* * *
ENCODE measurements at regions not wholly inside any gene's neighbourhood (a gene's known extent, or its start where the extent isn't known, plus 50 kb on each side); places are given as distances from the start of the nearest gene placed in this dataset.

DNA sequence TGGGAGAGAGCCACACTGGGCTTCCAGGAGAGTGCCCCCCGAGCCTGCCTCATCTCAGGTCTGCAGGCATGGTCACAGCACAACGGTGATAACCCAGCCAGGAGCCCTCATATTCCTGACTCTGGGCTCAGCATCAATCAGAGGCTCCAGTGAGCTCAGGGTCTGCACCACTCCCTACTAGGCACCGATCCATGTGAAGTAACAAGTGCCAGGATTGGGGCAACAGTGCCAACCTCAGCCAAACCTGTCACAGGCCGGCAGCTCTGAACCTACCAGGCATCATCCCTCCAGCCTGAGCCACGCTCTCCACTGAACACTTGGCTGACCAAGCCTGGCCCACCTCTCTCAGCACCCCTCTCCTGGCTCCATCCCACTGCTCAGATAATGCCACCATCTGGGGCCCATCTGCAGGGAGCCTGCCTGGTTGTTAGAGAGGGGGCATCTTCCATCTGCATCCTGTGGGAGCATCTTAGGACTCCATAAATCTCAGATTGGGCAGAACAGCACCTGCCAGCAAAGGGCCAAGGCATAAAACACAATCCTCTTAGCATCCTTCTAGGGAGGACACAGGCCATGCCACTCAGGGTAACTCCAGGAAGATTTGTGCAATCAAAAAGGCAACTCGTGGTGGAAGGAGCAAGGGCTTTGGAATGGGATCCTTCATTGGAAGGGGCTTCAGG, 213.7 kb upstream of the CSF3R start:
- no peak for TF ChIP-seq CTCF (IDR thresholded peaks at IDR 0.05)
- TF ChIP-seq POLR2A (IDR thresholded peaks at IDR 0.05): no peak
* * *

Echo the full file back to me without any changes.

ENCODE measurements at regions not wholly inside any gene's neighbourhood (a gene's known extent, or its start where the extent isn't known, plus 50 kb on each side); places are given as distances from the start of the nearest gene placed in this dataset.

DNA sequence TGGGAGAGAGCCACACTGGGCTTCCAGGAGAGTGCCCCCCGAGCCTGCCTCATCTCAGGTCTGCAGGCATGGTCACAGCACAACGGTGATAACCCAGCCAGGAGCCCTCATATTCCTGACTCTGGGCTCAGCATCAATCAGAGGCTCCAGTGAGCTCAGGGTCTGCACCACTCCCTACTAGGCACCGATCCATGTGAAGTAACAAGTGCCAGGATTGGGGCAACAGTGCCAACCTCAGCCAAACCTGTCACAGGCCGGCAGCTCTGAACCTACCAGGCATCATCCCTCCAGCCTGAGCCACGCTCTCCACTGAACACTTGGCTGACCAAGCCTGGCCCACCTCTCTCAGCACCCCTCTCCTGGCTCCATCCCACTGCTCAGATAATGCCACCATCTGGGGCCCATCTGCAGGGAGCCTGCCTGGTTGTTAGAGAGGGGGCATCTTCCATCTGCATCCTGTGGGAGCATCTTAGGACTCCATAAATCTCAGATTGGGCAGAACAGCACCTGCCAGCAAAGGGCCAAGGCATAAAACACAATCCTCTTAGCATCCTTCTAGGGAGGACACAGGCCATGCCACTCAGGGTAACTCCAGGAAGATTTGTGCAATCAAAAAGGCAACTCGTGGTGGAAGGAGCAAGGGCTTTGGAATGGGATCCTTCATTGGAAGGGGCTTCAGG, 213.7 kb upstream of the CSF3R start:
- no peak for TF ChIP-seq CTCF (IDR thresholded peaks at IDR 0.05)
- TF ChIP-seq POLR2A (IDR thresholded peaks at IDR 0.05): no peak